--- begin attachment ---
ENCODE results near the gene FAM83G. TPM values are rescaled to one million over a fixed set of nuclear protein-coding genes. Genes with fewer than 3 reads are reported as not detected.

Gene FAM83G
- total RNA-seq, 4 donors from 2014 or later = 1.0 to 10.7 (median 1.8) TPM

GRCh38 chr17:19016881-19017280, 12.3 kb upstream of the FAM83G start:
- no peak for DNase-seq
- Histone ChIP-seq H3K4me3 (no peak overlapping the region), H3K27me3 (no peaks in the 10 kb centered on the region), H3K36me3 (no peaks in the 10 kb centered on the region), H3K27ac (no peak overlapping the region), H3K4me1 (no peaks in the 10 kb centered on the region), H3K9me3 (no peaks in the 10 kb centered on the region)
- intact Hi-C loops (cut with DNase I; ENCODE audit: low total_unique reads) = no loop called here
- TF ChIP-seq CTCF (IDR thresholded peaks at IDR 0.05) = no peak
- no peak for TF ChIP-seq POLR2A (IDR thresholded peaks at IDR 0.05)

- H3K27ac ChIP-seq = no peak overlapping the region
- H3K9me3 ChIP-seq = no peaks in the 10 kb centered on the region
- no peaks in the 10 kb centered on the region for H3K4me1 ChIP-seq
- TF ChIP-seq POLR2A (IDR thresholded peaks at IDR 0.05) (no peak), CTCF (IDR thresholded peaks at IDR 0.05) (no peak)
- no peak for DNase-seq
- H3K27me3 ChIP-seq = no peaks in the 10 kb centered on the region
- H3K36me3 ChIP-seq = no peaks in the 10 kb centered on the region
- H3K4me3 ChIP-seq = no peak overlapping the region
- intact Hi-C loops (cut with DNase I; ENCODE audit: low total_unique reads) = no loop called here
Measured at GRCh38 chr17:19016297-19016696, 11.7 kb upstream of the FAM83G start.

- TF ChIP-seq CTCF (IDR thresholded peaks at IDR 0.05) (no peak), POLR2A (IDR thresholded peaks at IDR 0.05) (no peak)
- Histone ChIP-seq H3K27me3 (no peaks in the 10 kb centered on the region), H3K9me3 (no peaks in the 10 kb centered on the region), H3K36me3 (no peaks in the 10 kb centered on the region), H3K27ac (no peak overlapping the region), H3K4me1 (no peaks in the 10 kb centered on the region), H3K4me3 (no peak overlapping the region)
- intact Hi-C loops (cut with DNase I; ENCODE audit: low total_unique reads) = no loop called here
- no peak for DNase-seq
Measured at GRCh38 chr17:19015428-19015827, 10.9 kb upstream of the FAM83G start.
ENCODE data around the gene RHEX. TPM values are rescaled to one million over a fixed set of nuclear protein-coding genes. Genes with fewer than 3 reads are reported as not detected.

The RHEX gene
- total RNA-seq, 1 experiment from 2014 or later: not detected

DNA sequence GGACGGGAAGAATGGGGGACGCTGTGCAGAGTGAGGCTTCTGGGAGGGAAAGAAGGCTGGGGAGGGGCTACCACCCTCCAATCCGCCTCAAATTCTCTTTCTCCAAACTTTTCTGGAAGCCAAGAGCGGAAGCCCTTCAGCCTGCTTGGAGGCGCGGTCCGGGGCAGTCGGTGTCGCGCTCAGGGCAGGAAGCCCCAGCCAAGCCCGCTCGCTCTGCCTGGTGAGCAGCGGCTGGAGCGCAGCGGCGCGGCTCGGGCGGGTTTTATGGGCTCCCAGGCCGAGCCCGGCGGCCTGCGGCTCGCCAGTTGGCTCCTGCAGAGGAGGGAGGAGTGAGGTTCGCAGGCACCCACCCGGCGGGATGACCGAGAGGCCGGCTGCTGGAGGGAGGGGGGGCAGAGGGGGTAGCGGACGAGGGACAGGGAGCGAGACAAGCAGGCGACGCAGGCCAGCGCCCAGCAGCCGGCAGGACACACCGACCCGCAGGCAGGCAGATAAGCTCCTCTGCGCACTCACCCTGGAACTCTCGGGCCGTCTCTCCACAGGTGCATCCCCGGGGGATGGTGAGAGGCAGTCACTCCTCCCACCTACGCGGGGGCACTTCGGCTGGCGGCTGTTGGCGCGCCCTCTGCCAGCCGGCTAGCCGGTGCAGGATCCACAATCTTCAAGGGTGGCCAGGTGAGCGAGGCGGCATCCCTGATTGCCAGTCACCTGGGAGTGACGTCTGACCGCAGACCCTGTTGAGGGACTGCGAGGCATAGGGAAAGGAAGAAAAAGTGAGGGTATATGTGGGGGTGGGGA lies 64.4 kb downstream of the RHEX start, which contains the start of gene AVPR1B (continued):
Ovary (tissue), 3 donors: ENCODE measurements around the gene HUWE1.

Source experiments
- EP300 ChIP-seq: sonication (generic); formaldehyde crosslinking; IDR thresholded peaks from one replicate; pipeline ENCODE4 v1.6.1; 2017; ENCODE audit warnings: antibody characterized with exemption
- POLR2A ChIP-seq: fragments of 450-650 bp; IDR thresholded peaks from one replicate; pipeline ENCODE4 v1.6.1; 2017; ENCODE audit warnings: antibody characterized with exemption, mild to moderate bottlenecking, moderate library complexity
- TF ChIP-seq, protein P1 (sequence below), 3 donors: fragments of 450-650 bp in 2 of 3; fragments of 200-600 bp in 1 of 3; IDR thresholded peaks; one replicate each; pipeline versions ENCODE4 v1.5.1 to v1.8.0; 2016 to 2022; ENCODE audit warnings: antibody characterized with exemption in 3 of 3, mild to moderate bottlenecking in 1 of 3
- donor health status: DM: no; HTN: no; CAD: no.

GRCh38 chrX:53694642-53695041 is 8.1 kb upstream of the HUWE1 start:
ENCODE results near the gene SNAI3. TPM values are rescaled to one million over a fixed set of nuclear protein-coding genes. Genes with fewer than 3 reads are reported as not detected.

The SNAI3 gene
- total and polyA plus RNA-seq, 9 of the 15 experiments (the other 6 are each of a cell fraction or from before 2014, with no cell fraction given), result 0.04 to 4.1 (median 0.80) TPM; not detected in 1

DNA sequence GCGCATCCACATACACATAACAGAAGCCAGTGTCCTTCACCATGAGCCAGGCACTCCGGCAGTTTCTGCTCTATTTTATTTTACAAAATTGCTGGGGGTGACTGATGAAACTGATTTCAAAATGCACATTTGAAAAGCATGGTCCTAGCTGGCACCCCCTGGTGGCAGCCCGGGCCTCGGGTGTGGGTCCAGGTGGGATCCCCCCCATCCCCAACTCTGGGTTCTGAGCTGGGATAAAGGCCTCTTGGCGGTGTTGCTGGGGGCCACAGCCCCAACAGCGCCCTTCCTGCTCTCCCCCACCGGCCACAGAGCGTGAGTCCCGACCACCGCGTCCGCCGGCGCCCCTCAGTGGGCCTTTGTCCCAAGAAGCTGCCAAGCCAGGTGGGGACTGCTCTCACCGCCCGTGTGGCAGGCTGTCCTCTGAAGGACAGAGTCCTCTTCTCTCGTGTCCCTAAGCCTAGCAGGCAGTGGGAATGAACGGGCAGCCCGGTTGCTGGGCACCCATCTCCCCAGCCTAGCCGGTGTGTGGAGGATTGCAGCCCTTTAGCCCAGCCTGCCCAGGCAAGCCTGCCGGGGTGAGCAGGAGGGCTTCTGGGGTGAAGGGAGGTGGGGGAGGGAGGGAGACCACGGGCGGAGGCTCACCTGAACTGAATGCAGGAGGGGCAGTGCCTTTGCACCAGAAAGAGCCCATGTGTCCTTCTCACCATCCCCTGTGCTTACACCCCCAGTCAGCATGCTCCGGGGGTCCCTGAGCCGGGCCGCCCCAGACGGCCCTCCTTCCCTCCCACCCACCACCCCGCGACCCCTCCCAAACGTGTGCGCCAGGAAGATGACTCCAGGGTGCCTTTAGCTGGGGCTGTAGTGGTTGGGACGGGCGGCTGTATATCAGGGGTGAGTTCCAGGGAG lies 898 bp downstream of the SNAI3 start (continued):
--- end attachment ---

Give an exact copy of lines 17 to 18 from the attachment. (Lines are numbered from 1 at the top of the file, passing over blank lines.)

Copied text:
- H3K4me3 ChIP-seq = no peak overlapping the region
- intact Hi-C loops (cut with DNase I; ENCODE audit: low total_unique reads) = no loop called here